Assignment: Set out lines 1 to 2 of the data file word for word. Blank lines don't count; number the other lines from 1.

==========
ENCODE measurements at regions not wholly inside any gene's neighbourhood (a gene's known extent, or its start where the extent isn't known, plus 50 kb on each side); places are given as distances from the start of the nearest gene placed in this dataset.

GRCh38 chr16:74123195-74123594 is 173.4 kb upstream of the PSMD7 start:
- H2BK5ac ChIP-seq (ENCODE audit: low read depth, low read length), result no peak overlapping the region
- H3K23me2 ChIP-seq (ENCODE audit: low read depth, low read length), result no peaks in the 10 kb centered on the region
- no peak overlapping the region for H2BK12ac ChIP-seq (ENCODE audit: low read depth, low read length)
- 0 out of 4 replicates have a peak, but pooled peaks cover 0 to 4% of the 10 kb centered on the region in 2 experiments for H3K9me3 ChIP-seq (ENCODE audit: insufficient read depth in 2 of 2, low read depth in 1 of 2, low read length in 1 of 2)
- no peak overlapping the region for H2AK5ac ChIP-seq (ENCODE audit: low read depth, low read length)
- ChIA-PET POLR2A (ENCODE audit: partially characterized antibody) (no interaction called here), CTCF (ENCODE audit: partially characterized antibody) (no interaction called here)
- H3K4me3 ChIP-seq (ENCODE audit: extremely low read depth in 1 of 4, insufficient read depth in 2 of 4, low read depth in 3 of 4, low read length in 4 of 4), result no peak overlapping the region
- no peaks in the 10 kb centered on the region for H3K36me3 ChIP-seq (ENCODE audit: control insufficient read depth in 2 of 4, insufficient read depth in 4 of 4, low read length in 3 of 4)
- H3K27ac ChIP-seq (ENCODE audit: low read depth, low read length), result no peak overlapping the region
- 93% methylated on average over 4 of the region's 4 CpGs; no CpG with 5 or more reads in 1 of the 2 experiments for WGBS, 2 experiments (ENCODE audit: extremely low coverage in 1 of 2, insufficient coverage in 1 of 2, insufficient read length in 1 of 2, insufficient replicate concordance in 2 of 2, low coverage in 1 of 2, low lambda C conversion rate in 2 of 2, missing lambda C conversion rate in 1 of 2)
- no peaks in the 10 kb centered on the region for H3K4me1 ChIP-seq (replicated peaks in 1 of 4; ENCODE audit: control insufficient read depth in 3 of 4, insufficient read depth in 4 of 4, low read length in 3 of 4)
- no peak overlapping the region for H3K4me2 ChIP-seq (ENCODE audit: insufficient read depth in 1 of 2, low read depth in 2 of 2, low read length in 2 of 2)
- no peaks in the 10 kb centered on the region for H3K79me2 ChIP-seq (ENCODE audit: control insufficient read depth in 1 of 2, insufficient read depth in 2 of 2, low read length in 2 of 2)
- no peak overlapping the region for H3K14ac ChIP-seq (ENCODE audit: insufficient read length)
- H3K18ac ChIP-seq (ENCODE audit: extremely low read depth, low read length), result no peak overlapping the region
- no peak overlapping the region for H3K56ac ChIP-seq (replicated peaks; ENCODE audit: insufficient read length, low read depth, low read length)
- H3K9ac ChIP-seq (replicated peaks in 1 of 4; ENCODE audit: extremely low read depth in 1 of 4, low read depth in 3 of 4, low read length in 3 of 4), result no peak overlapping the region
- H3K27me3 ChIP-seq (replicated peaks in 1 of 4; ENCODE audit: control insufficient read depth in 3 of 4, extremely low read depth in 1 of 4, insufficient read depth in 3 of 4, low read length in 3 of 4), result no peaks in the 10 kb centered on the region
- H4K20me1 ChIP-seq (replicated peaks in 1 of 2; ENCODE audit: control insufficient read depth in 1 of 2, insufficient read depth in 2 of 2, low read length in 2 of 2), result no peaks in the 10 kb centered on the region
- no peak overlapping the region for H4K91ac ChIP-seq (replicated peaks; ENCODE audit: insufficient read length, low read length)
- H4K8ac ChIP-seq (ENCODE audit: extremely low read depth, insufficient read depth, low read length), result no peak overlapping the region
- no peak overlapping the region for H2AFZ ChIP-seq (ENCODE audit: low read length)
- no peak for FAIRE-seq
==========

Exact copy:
ENCODE measurements at regions not wholly inside any gene's neighbourhood (a gene's known extent, or its start where the extent isn't known, plus 50 kb on each side); places are given as distances from the start of the nearest gene placed in this dataset.

GRCh38 chr16:74123195-74123594 is 173.4 kb upstream of the PSMD7 start: